Bureya grayling (Thymallus burejensis)
The scales are large, on the body sides they are of greenish-turquoise color with a blued tint. At the head there are small black spots. The gill covers are gray with a turquoise hue. Between the scale rows there are winding yellowish-brown stripes. There is a black spot on the lower jaw. From the pectoral to the ventral fins, two parallel yellow-brown stripes are visible. There is a large scarlet red spot above the ventral fins. The caudal stem, the anal and caudal fins are maroon red. The pelvic fins are with 4-6 longitudinal oblique stripes of red cherry color. The pectoral fins are gray-yellow. Along the base of the dorsal fin there are several rows of spots of different shapes. In the front part they are small, rounded, with a wide light edging, located in 3-4 rows. In the rear part of the fin, the number of rows is greater than 5. The spots on the 3-4 rear membranes have the shape of vertical narrow stripes of different lengths; they do not reach the upper edge of the fin. The edge line of the dorsal fin is missing.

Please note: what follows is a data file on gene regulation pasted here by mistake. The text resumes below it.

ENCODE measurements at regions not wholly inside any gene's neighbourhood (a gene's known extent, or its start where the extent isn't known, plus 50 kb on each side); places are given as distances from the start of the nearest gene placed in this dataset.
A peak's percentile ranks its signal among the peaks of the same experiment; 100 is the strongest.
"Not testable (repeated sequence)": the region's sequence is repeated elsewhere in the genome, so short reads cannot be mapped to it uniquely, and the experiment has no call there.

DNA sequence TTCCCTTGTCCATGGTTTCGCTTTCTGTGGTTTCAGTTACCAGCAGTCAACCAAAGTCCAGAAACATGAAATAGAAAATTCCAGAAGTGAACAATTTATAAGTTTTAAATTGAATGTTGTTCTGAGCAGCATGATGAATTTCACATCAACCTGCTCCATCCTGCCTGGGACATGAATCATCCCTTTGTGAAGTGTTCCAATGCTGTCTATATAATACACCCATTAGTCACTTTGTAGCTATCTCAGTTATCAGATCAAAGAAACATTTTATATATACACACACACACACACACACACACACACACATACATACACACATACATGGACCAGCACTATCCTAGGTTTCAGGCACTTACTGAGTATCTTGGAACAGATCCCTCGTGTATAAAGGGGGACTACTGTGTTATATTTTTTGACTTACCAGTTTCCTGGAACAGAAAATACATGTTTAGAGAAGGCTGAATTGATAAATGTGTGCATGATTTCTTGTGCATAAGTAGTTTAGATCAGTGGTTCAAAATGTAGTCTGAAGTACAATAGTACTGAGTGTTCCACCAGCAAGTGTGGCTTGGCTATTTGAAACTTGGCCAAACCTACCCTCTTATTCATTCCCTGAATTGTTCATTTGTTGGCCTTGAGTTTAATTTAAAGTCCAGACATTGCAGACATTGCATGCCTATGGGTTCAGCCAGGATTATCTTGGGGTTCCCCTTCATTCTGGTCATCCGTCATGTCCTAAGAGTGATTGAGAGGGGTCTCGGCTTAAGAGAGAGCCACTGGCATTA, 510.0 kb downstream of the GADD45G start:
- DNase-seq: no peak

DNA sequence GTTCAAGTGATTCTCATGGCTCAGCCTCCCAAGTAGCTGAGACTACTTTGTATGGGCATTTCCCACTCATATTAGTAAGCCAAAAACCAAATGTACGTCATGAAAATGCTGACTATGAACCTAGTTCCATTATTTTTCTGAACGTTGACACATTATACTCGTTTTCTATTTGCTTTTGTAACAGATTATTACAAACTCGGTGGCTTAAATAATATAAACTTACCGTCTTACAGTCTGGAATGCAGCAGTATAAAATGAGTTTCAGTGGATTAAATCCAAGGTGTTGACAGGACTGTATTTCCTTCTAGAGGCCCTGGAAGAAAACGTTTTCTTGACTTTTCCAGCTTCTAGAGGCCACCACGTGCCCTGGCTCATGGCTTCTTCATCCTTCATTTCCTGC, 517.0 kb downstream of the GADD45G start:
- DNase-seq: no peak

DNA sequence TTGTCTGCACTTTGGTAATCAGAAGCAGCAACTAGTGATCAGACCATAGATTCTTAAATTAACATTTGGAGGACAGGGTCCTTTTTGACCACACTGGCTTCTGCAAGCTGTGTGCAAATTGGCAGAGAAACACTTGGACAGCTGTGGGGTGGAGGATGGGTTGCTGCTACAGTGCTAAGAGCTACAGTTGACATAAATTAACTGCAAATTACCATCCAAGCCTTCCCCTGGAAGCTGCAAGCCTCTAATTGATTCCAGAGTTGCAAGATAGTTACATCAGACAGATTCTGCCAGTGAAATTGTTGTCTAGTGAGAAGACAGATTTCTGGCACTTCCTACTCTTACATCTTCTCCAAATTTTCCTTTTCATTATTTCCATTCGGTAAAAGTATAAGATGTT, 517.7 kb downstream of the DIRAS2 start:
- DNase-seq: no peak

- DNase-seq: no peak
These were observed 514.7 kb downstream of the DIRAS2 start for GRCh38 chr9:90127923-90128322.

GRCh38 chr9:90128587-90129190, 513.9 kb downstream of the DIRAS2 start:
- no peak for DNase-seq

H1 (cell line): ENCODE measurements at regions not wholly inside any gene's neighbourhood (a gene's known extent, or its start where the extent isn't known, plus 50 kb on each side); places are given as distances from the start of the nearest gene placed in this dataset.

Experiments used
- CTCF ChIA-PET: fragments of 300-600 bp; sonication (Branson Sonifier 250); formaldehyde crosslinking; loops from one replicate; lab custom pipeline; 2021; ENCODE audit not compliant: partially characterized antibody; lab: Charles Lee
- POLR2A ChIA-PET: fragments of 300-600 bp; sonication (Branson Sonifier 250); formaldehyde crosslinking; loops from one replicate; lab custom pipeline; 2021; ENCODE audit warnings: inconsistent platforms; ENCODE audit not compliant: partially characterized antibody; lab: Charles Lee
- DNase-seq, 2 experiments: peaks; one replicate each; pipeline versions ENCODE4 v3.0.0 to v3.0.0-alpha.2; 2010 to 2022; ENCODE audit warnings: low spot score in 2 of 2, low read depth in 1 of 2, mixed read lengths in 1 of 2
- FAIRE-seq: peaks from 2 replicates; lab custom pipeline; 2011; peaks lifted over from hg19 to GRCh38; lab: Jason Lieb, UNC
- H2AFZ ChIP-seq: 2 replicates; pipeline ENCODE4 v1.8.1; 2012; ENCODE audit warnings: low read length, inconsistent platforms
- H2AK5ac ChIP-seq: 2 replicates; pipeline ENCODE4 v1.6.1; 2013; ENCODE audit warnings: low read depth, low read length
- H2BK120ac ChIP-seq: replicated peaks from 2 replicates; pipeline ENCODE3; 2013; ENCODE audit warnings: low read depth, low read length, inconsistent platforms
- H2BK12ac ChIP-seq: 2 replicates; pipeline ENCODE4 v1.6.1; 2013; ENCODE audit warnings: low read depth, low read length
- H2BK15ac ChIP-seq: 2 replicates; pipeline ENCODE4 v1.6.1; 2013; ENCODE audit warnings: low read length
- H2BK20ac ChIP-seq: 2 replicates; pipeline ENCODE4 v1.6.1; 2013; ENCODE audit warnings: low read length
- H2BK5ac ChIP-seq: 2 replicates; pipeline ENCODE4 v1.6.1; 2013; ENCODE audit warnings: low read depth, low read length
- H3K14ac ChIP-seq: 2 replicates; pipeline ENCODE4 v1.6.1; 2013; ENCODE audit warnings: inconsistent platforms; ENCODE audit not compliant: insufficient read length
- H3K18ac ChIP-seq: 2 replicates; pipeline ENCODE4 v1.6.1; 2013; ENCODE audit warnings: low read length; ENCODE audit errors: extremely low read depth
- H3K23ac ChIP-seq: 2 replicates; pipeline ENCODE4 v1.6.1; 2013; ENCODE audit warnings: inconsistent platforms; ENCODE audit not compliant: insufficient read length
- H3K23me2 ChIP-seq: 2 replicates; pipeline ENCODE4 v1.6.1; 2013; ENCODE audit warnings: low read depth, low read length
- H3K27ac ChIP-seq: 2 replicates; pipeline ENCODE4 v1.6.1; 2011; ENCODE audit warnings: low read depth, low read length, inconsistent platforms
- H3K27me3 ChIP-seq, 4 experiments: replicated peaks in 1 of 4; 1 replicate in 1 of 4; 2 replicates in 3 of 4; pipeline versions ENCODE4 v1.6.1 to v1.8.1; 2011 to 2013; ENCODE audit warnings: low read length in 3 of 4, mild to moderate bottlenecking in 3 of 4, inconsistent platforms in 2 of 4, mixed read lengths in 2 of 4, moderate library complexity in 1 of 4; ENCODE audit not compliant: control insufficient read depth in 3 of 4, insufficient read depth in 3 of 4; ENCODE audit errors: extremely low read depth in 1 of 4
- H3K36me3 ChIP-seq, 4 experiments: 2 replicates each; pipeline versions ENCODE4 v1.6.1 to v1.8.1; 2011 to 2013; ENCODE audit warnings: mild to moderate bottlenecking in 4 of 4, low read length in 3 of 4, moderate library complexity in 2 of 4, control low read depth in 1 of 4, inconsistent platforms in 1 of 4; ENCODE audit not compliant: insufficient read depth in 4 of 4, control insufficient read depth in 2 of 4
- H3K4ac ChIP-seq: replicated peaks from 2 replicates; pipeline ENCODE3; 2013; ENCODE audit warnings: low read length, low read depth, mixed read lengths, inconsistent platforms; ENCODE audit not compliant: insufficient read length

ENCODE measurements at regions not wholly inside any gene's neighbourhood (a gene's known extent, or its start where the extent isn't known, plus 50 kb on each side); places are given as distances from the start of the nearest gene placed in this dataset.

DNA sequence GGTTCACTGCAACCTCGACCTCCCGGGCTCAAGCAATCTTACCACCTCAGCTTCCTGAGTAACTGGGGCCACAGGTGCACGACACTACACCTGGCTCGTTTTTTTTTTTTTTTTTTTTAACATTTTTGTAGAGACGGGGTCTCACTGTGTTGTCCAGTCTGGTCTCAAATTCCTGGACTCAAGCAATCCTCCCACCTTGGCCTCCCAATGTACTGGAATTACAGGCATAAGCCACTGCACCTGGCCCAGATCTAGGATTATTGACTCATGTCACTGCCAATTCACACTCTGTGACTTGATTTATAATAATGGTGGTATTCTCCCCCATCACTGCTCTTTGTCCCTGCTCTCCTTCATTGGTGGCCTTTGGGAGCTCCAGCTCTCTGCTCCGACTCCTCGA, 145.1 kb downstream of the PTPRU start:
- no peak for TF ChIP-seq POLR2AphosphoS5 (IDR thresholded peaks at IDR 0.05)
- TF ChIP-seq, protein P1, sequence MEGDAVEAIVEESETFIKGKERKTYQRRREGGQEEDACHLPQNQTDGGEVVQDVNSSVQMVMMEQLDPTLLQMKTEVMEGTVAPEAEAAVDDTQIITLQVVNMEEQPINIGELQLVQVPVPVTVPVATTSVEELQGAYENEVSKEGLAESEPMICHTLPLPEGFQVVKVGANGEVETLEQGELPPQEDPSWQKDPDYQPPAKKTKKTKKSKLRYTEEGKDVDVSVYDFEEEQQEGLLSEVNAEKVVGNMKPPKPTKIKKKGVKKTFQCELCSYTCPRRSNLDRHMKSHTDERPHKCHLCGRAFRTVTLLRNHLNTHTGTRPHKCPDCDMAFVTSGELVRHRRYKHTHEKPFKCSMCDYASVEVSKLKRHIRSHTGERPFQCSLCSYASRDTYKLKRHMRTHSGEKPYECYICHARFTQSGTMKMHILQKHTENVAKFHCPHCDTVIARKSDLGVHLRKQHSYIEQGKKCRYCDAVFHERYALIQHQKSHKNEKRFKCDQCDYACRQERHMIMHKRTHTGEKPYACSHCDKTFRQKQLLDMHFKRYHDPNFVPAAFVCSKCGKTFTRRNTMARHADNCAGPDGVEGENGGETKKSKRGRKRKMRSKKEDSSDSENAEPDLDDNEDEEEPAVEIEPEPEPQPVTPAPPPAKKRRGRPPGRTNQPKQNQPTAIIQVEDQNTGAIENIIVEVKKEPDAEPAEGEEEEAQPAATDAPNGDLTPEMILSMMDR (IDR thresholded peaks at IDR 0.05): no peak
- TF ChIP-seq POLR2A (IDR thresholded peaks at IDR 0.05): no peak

Outwardly, this fish is very similar to the East-Siberian grayling; it is not similar to other species dwelling in the Amur basin. The Bureya grayling dwells in the good size rivers with pools and deep holes, and does not enter small swift creeks.